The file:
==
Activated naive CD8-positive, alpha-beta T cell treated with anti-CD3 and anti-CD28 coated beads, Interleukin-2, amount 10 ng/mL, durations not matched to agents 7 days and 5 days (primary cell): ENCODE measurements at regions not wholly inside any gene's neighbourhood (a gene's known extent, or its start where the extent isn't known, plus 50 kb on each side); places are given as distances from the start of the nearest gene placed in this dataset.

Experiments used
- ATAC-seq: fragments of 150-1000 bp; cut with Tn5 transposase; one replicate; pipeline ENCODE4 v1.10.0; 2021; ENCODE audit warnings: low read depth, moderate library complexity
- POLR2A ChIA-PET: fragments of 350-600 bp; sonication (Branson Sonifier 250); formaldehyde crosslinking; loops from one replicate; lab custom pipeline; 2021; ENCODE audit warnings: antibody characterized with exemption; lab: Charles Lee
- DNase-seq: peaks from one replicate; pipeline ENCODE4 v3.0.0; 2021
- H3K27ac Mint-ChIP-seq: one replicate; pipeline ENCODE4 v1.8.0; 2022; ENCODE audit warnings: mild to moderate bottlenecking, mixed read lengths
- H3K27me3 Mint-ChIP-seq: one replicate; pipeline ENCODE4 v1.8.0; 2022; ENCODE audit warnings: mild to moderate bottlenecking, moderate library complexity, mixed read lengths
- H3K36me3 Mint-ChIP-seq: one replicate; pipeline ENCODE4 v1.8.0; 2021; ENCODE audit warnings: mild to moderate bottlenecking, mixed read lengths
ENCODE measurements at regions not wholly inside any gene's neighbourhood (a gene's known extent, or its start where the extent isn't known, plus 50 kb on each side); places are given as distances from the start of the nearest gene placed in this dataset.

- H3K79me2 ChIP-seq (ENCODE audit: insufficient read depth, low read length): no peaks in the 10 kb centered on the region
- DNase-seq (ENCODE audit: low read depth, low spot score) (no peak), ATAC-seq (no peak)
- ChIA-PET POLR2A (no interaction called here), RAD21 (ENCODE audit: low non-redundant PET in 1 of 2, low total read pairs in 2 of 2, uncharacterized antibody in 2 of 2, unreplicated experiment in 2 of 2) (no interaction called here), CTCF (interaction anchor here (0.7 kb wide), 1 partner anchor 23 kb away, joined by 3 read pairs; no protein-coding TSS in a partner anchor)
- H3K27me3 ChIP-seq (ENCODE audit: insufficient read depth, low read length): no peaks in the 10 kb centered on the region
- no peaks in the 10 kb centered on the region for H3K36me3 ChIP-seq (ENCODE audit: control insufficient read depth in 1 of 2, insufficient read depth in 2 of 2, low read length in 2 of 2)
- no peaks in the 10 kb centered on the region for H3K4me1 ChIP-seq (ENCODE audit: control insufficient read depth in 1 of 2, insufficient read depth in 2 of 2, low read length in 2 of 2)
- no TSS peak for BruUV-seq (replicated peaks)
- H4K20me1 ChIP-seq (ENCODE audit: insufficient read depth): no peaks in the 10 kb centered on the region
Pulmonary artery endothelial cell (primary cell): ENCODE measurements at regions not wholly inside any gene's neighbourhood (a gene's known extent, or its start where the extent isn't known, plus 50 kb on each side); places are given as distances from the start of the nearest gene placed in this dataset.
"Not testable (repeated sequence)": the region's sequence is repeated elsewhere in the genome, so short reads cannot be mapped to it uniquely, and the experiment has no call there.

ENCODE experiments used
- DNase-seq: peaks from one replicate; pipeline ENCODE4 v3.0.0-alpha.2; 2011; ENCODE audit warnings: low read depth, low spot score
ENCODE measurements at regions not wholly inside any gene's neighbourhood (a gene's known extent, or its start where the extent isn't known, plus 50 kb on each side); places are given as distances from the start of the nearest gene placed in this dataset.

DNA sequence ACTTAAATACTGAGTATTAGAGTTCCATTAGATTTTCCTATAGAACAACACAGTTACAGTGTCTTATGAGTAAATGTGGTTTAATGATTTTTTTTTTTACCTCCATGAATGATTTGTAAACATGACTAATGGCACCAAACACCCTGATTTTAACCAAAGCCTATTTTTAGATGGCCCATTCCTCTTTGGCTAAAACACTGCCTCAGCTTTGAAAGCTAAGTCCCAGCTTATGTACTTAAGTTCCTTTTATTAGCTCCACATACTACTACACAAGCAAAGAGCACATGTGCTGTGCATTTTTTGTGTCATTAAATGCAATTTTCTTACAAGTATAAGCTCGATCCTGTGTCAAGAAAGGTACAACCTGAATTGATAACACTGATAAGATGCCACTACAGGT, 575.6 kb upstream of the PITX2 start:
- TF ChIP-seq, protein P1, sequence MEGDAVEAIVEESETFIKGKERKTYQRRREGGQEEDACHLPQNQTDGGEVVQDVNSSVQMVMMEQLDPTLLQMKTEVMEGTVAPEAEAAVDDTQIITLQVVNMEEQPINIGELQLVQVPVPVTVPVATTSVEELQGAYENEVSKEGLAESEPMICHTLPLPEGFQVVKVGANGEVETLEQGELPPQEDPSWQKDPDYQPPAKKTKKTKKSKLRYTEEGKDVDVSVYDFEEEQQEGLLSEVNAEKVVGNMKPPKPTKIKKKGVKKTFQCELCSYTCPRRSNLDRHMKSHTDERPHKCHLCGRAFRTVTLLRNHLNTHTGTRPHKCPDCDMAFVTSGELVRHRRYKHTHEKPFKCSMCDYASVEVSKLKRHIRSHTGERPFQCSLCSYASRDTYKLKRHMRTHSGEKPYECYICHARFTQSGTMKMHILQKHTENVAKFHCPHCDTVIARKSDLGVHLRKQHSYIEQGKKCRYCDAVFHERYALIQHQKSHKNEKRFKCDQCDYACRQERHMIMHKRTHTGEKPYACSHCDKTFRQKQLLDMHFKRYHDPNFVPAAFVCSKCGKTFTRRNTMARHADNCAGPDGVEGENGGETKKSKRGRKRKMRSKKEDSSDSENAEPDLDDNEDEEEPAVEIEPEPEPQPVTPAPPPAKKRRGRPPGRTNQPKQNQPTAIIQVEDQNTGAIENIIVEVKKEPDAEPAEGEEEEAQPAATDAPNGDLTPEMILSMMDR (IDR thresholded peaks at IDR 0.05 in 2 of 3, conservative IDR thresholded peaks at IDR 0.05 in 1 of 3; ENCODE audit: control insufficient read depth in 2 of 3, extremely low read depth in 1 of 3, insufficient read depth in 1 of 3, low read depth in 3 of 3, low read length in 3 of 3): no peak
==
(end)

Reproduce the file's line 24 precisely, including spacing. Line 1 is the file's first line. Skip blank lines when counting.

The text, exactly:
- TF ChIP-seq, protein P1, sequence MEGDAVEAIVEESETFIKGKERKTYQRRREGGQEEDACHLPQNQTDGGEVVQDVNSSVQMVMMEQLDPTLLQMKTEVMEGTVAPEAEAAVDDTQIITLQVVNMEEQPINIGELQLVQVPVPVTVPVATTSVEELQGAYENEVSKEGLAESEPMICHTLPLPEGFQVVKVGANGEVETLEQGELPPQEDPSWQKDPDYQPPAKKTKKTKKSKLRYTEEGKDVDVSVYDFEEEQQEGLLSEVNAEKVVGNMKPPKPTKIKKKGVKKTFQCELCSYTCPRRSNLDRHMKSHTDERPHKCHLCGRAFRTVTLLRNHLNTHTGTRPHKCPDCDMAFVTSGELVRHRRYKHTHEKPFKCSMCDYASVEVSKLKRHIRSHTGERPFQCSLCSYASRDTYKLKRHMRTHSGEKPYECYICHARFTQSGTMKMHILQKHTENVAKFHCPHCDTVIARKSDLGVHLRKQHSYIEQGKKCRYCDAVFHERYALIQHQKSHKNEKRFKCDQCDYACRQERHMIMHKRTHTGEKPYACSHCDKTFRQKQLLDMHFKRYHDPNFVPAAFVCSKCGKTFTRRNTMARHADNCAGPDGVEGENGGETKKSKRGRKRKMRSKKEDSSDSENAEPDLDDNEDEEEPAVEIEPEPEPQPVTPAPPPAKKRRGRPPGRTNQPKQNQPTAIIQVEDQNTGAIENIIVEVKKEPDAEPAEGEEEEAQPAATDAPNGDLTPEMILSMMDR (IDR thresholded peaks at IDR 0.05 in 2 of 3, conservative IDR thresholded peaks at IDR 0.05 in 1 of 3; ENCODE audit: control insufficient read depth in 2 of 3, extremely low read depth in 1 of 3, insufficient read depth in 1 of 3, low read depth in 3 of 3, low read length in 3 of 3): no peak